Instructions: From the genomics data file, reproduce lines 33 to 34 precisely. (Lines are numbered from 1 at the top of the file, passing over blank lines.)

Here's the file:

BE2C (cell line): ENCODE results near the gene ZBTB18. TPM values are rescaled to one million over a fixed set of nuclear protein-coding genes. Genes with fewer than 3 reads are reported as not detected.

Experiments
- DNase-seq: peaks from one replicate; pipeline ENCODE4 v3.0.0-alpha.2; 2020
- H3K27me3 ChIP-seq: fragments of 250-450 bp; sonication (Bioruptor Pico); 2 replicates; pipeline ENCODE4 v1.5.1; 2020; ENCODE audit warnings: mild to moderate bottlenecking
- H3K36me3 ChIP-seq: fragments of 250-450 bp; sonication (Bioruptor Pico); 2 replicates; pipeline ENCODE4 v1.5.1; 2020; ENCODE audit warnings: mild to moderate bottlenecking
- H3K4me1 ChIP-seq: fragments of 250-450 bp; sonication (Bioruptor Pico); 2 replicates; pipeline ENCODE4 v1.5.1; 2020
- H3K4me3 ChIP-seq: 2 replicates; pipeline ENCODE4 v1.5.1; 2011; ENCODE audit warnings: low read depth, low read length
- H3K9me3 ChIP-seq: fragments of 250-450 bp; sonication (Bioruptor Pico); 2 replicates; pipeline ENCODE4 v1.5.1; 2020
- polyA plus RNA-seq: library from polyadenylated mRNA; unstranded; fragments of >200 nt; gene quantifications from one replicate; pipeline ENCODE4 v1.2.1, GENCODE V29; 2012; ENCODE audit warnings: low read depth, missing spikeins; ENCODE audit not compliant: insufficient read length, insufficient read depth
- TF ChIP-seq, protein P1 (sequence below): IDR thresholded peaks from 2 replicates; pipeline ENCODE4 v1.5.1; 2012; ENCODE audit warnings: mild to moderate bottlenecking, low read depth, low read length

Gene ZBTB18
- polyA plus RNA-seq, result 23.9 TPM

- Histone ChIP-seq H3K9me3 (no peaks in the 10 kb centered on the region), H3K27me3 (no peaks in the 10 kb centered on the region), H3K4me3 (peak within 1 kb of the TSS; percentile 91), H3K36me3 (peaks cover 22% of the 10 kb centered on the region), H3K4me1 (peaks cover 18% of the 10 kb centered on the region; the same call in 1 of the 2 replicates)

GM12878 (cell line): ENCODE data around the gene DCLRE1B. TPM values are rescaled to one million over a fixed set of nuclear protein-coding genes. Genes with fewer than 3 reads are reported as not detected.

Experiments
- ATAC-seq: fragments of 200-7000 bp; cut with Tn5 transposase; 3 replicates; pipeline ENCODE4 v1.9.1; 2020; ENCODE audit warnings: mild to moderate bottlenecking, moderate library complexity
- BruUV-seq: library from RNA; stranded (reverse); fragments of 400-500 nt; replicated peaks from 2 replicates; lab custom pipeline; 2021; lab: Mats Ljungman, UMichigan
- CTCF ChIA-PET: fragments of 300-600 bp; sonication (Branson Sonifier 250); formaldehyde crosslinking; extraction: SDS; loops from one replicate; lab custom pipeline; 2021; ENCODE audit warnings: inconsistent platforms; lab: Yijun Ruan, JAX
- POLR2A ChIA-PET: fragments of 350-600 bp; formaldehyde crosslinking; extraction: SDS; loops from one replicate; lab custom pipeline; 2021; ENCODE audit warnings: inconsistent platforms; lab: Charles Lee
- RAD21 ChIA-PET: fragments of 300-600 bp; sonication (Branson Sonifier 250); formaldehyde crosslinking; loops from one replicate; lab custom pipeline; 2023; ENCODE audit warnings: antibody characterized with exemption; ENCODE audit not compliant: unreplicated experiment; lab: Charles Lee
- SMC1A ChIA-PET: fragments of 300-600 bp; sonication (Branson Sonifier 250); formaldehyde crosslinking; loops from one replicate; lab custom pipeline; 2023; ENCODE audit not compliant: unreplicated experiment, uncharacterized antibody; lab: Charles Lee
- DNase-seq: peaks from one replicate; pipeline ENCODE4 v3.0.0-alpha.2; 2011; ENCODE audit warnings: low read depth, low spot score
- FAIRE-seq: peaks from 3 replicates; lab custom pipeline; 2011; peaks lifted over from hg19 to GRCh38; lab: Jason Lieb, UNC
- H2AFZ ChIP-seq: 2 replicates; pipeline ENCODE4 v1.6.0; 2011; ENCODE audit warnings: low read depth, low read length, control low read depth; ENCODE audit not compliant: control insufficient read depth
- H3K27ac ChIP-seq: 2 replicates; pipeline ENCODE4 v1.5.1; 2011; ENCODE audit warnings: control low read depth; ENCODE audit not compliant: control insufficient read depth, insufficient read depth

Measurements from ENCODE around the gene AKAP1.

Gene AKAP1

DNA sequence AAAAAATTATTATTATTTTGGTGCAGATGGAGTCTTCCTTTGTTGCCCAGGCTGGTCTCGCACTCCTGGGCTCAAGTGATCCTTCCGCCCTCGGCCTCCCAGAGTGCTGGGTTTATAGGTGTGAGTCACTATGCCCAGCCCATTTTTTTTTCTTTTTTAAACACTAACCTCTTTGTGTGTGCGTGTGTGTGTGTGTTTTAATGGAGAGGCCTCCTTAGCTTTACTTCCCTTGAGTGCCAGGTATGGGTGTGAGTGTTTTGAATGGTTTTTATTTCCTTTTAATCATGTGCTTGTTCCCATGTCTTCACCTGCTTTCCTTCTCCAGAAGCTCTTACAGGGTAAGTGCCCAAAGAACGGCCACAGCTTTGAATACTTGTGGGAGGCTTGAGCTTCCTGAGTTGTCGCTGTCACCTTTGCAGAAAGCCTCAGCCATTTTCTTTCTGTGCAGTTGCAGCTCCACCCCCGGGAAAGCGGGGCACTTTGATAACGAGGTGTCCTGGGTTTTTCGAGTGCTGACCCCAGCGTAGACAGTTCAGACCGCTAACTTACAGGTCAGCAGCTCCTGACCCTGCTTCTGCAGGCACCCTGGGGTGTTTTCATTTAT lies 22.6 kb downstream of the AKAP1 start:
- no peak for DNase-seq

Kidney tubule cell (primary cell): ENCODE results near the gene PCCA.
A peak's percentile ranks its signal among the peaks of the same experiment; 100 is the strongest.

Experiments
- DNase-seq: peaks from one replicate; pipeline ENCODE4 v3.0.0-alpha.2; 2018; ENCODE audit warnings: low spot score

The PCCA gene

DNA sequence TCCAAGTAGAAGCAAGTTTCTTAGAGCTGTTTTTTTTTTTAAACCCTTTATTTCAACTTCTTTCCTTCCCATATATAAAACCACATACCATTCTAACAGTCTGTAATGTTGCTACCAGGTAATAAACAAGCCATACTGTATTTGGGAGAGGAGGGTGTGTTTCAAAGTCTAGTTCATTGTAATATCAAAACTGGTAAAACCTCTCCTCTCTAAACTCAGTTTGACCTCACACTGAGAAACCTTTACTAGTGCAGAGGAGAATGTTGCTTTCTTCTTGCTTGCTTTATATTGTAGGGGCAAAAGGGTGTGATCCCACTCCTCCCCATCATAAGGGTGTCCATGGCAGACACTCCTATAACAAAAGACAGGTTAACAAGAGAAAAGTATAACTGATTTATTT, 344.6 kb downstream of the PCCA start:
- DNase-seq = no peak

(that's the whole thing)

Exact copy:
- DNase-seq: peaks from one replicate; pipeline ENCODE4 v3.0.0-alpha.2; 2018; ENCODE audit warnings: low spot score

The PCCA gene